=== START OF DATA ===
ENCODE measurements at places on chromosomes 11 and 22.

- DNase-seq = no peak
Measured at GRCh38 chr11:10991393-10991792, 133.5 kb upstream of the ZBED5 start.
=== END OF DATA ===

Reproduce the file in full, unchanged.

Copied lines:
ENCODE measurements at places on chromosomes 11 and 22.

- DNase-seq = no peak
Measured at GRCh38 chr11:10991393-10991792, 133.5 kb upstream of the ZBED5 start.